It’s Sukkot, the seven or eight-day autumn holiday (depending upon how you classify Simchat Torah) in which religious people eat their meals in a loosely constructed booth (a sukkah) gaily decorated with plant materials. “Ushpizin” is a charming seriocomic Israeli drama, made in 2004, depicting a particularly tempestuous Sukkot in the lives of a Hasidic couple in modern-day Jerusalem.
Liberal Jews have strong feelings about the limited cultural vistas and the unhealthy political influences that we see on Israeli policies from this quarter–more perhaps in the intrusion of religion into the affairs of state and civil life than on attitudes toward peace-making, where the Haredim (ultra-Orthodox) are often confused with the national-religious camp. But this film reminds us of the positive spiritual dimension to the Haredi lifestyle.
Dramatic changes of fortune are seen as divine intervention, an answer to their devotion and a part of their ongoing dialogue with God. When bad fortune strikes, they are rendered bereft not only by the event itself, but also by the notion that they have done something displeasing in the eyes of God or, even more painfully, that their suffering has meaning they cannot fathom in the sacred scheme of things.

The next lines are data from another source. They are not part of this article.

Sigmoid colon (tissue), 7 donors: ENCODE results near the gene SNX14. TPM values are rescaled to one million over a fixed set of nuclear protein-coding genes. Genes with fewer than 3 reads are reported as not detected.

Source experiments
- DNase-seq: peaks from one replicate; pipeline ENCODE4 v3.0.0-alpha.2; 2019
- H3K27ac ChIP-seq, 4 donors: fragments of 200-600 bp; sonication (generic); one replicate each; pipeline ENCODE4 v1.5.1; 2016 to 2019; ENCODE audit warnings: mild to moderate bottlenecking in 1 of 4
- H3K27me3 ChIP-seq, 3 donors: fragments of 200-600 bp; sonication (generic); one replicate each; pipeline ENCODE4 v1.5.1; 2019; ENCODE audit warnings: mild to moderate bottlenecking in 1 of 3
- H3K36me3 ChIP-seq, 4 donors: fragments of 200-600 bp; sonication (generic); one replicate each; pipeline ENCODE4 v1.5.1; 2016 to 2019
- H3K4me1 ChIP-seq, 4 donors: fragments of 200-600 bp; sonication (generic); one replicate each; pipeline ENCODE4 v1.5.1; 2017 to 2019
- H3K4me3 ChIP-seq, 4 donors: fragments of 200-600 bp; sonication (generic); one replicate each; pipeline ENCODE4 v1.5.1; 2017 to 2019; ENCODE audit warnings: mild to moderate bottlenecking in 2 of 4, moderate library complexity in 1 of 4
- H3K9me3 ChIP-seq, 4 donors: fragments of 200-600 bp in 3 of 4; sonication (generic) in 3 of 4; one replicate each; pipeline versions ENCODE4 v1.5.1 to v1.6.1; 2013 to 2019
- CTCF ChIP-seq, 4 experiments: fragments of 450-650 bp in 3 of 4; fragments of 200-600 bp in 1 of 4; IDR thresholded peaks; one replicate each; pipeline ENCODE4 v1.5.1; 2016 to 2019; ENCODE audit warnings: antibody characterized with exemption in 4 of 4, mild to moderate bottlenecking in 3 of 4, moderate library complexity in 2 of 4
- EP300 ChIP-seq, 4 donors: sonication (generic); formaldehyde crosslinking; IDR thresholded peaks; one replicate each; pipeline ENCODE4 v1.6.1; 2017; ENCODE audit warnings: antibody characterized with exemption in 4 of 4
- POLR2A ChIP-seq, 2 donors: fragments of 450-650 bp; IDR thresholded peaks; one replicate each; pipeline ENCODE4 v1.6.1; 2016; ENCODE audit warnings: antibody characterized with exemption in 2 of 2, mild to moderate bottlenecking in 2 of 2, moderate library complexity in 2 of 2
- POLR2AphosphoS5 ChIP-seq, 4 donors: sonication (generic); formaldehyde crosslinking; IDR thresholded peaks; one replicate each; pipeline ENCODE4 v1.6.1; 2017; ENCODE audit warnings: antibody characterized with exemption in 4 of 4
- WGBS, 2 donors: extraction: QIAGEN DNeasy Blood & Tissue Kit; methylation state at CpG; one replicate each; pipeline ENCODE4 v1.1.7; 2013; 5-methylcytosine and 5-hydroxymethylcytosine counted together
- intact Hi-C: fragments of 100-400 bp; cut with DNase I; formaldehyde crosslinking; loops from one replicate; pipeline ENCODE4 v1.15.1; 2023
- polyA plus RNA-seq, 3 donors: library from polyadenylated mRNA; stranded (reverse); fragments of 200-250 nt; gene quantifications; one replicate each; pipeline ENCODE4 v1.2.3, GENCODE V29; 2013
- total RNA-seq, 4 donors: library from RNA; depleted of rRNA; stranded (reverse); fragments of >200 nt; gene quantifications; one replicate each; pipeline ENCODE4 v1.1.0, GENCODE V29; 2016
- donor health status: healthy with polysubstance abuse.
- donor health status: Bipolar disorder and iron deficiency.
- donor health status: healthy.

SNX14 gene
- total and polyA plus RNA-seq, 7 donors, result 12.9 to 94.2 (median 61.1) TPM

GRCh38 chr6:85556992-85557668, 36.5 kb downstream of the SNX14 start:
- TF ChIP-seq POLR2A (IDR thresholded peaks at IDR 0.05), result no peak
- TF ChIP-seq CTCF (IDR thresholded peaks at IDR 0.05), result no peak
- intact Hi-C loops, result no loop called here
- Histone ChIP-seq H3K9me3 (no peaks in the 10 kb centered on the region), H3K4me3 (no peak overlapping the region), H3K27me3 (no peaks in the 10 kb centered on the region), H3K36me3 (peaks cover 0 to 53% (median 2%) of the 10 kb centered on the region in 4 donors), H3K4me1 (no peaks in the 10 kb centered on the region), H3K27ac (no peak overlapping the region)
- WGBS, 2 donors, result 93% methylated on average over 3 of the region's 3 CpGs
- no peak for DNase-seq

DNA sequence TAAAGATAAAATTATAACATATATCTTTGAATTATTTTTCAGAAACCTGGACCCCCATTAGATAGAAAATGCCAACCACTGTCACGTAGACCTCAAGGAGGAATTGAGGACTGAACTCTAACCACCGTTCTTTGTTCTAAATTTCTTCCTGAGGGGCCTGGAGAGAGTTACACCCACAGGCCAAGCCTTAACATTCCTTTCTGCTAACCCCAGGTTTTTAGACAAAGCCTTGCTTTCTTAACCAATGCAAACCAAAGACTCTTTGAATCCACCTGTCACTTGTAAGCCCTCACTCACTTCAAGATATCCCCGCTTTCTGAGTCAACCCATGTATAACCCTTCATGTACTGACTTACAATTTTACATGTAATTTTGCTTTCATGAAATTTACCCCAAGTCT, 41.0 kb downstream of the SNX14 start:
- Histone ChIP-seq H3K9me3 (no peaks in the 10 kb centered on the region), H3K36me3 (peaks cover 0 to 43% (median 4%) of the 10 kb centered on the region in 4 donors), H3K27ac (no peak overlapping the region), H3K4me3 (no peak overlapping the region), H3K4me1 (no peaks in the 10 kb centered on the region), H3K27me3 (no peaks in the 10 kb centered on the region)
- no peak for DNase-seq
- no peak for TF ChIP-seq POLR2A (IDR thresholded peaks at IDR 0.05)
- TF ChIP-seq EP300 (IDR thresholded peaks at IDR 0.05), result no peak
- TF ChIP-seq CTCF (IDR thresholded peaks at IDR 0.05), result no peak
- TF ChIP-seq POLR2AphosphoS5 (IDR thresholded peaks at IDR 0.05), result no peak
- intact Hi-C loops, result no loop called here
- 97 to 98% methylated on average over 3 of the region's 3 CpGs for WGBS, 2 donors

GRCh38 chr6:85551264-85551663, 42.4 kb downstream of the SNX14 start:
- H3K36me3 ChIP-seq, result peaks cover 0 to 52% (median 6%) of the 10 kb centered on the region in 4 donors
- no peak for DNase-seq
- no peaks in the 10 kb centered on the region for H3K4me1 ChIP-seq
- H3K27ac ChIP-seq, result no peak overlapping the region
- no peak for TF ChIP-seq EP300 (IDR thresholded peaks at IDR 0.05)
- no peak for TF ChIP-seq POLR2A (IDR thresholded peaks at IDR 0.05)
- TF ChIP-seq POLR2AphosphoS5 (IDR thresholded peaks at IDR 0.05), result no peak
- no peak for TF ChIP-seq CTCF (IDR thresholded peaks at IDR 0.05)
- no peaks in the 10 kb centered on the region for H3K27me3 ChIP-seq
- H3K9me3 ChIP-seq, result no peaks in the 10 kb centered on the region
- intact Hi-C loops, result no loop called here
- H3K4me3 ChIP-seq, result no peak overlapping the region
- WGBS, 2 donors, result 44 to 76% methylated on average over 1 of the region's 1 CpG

The authenticity of the convictions conveyed by the characters goes beyond roles portrayed by actors, for the husband and wife are played by an actual Hasidic couple, and the movie is anchored in a story that the scriptwriter knows to be true. Shuli Rand is both the writer and the star of this film, a real Baal Tshuva (a “returned” newly religious Jew), who had left his career in acting eight years before for an ultra-Orthodox way of life. Now, to play a man with his wife, he had to enlist his spouse, Michal Bat-Sheva Rand–not an actress–as a co-star. She performs well; their mutual love and high regard radiates even as their interactions are filmed entirely without physical contact.
And the humane resolution of a real-life misunderstanding, which Shuli Rand expands upon in writing the screenplay, is a lesson that the world would do well to emulate. When a Hasid (or any profoundly observant Jew) realizes that he has inadvertently wronged another, he meets the wronged person face to face, asking his forgiveness. The wronged party is more or less obligated to absolve the wrongdoer of malicious intent. The confrontation is truly successful if the wronged one’s anger is transformed into good will and may even end with an embrace.